Many people think that preparing a targeted resume means writing a whole new resume from scratch each time they apply for a job.

The good news is that this is not necessary.

What you do need though is one great resume to base all your others from.

The base resume should definitely be in a reverse chronological layout

This will mean that you have the following essential sections that you can easily edit:

  • Profile
  • Work history
  • Education & Qualifications
  • Referees


Step 2 - Study the job description 

The job description is the target you are aiming for with your edited resume, so it is crucial to take the time to study it thoroughly.

What you are looking specifically are:

  • Essential job requirements
  • Desirable job requirements
  • Key words
  • Key phrases

Take a pen and paper or work straight onto your laptop or phone. Identify the above and write how you match what they are looking for.

Take a look at the example below for a Mining Superintendent at FMG that was advertised on Seek.

job description FMG

The first thing to note is the specific project – Iron Bridge. If you will be working on a project, always Google it for more information and take notes.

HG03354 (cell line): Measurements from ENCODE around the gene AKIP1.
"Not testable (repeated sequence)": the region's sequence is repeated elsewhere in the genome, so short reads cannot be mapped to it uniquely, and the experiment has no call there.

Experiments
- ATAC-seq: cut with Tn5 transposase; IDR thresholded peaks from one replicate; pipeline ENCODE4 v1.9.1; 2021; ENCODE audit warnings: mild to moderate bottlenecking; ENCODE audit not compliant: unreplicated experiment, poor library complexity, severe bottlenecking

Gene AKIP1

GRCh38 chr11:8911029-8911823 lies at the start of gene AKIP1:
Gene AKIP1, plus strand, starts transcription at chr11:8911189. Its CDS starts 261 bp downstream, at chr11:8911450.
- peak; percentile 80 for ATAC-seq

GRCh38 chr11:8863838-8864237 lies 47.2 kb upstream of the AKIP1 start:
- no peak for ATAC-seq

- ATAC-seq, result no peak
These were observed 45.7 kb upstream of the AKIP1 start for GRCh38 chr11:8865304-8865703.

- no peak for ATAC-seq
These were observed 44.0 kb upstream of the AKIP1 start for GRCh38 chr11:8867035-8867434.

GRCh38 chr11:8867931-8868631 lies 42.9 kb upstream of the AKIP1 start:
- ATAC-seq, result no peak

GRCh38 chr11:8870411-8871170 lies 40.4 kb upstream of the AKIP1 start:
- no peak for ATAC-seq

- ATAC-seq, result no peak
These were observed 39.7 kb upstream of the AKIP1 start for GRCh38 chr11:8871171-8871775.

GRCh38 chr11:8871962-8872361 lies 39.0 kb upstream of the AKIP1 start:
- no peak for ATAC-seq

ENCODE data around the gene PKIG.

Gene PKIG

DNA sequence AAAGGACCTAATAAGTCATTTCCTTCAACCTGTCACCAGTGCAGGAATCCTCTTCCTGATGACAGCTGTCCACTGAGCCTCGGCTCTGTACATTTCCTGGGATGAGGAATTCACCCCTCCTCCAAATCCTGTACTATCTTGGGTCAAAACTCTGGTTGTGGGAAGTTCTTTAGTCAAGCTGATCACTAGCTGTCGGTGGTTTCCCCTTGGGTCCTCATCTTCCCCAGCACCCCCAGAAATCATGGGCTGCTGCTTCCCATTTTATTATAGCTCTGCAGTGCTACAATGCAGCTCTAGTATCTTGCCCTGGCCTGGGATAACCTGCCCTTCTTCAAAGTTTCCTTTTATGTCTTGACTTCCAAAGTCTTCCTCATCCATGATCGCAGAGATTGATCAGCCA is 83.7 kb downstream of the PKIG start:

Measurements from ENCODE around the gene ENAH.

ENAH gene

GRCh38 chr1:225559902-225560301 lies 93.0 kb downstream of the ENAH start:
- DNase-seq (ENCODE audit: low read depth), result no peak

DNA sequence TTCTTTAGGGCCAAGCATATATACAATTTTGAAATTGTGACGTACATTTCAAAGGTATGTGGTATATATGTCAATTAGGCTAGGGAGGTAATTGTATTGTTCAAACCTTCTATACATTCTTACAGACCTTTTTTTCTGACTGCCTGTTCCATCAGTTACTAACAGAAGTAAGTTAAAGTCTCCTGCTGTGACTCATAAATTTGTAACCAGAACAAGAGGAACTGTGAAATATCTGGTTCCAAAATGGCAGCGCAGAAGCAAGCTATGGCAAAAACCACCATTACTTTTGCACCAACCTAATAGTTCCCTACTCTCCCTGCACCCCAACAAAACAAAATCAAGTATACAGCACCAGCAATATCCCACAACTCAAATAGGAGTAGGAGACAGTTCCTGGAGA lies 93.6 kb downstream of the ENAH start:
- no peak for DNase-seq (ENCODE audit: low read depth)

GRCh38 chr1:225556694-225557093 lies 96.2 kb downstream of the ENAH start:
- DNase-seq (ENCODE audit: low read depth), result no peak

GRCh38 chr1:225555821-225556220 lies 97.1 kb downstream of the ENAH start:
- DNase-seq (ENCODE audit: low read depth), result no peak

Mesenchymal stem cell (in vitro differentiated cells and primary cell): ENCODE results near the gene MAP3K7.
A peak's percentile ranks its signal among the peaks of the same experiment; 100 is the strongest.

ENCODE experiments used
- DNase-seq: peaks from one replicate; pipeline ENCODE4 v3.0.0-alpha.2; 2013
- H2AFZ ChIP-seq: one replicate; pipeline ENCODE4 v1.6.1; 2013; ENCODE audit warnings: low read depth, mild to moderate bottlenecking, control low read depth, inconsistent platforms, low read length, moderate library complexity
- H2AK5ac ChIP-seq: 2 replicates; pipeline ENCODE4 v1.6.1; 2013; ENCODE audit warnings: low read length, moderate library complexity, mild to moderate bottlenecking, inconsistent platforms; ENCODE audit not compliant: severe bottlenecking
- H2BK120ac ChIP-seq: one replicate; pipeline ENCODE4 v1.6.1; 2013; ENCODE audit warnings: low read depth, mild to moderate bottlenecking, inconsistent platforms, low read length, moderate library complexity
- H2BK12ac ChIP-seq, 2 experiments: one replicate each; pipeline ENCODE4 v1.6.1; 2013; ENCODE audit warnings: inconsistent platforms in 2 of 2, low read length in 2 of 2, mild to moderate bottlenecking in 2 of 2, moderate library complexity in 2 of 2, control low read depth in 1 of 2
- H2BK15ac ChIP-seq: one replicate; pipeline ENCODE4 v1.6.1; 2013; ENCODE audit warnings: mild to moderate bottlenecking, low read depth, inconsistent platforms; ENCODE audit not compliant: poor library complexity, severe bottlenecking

Ask yourself if you have experience of anything similar or if any of its features resembles a project you have or are working on.

If you find a match, include that in your resume.

The next blurb emphasises being motivated and ‘challenging the norm’ but you will also see that there has been a cut and paste of information saying the same thing again.

This is not uncommon with job ads and it does tell you that it is a generic company statement rather than something specific to this role.

Now we are into the key responsibilities section.

There is nothing particularly striking about this section as these duties are really what you would expect and would likely be on you resume if you were an experienced Mining Superintendent.

However, qualifications and skills is where you find the gems:

  • Min 5 years’ experience
  • Autonomous Haulage Systems
  • Quarry Manager cert
  • Greenfield operation
  • SAP & BMS
  • Mine Safety & Inspection and OHS Act/Regulations

If you were a mining superintendent you would need to make a note of how you meet all of these key areas.


Step 3 - Study the company 

Next, do some research on the company’s website and Google news stories. Then take a look at how they interact on social media. What do they highlight and what sort of culture do they exhibit?

Who are their major competitors? If you have or do work for one, they may be keen to get you on board for your knowledge and experience.

Take more notes.


Step 4 - Edit your profile 

Every resume needs to start with a great resume profile, but a targeted resume also has to include the key criteria you found from the job description.

Using the example above, and excellent way to start would be